The Great Holiday of “Day of the Dead”

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Mexico’s Dia de los Muertos, or Day of the Dead, is cause for celebration, a time when families pay tribute to beloved members of their families that have passed away.  Taking place over two days – November 1st and 2nd – families congregate, create altars in homage and make ofrendas, or offerings to their deceased. It is not spooky or macabre, but rather reverential – a time when the spirit of the deceased is thought to pay visit to those family members that have been left behind.

Anticipating the Day of the Dead, families clear a section of their home to install an altar comprising of appropriate offerings that reflect both the tradition and the deceased’s individual likes. Offerings could include candles to help light the path, soap to aid the traveling spirit’s clean-up, photos, a favorite beverage such as tequila or beer, food and welcoming flowers.

Among the most popular ofrendas are sugar skulls – colorful sugar skulls hailing from Central and Southern Mexico. The skulls are prepared from a sugar mixture that is pressed into molds and later dried. After the drying, they are decorated with both edible and non-edible decorations.

Pan de Muertos, Bread of the Dead, is a sugary, sweet bread that is eaten by the families of the deceased and sometimes placed on the altar. The bread is molded into a loaf with the top being twisted to resemble bones. The bread is then baked, glazed and covered with colorful sugar.

Another dish, is candied pumpkins made from fresh pumpkin slices that are glazed with piloncillo, made from pure, unrefined sugar that is similar to brown sugar with a molasses flavor. All of this sweetness pairs up perfectly with atole, a warm cup of corn and masa that is meant to nourish and warm the living and the dead.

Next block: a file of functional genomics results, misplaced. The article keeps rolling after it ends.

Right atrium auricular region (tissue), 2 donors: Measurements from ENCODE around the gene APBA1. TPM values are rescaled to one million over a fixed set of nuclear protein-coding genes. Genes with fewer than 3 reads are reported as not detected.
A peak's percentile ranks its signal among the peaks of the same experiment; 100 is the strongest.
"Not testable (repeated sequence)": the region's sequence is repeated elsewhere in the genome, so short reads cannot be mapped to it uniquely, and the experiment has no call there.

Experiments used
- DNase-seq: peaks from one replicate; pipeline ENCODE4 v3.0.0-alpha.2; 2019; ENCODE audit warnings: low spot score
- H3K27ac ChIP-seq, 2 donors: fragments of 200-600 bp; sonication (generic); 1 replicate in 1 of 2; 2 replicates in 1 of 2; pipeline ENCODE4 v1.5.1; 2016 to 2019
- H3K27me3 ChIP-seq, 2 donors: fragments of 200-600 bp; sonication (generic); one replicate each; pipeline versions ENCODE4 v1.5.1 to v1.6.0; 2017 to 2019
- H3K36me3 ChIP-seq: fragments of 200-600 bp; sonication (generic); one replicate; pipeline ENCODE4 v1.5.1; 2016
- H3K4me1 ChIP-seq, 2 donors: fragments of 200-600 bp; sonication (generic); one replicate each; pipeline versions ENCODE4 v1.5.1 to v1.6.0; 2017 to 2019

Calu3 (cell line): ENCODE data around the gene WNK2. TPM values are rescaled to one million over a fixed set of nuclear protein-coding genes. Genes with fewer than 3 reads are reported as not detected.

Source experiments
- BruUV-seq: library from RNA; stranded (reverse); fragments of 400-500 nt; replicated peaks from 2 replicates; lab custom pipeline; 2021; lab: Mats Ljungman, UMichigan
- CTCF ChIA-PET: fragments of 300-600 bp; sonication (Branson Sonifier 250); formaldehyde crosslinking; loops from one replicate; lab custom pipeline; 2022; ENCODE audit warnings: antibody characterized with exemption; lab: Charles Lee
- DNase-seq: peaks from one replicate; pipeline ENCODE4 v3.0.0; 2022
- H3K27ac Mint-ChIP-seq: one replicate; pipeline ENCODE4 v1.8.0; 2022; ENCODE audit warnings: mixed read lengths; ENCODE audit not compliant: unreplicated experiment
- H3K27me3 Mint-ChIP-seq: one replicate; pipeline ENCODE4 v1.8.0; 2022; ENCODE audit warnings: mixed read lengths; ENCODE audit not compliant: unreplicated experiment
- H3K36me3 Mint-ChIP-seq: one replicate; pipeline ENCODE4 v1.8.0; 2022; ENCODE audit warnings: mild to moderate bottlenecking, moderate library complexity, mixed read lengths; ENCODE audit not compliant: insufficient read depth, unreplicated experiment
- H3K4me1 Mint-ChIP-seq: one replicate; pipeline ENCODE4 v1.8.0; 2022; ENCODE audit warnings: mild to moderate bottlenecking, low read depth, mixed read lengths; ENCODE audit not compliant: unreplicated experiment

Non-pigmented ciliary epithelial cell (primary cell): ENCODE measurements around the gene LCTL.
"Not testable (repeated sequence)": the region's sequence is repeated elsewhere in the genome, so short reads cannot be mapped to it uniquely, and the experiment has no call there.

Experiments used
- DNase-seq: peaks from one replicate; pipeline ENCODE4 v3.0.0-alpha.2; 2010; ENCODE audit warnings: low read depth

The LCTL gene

The festivities continue outside of the families’ homes with a pilgrimage to the cemetery to decorate and clean up gravesites.  Day of the Dead is a fitting celebration of their loved ones that have passed on- a wonderful tribute.
Here in Puerto Vallarta, you will find some of these dishes in the main square by Guadalupe church and  El Arrayan is having a special Dia de los Muertos menu from now until November 3.  Also, Happy Halloween!!

10 Signs That You Are a Newbie in Mexico

1. You’re pretty certain the drug lords are just waiting in the bushes to rob/rape/kidnap/kill you.

Get over yourself. They aren’t. Yes, that sort of horrific violence still exists in very few, very particular parts of Mexico, none of which your tourist ass is probably going within hundreds of miles of. After visiting Mexico, you realize that it is an overall safe country to visit, filled with warm and friendly people who will go out of their way to make you feel welcome.

2. You think everyone is going to be sitting around eating tacos.

Tacos are a thing in Mexico, don’t get me wrong. But so are about a zillion other mouth-watering dishes. Mexico is nothing if not full of diverse flavor, each distinct from one region to the next. Try mole poblano, sopes, chicharrón, elote, even toasted grasshoppers for those feeling adventurous. And the best food Mexico has to offer is never found in a restaurant listed in a guidebook. It’s in private homes or sold by street vendors.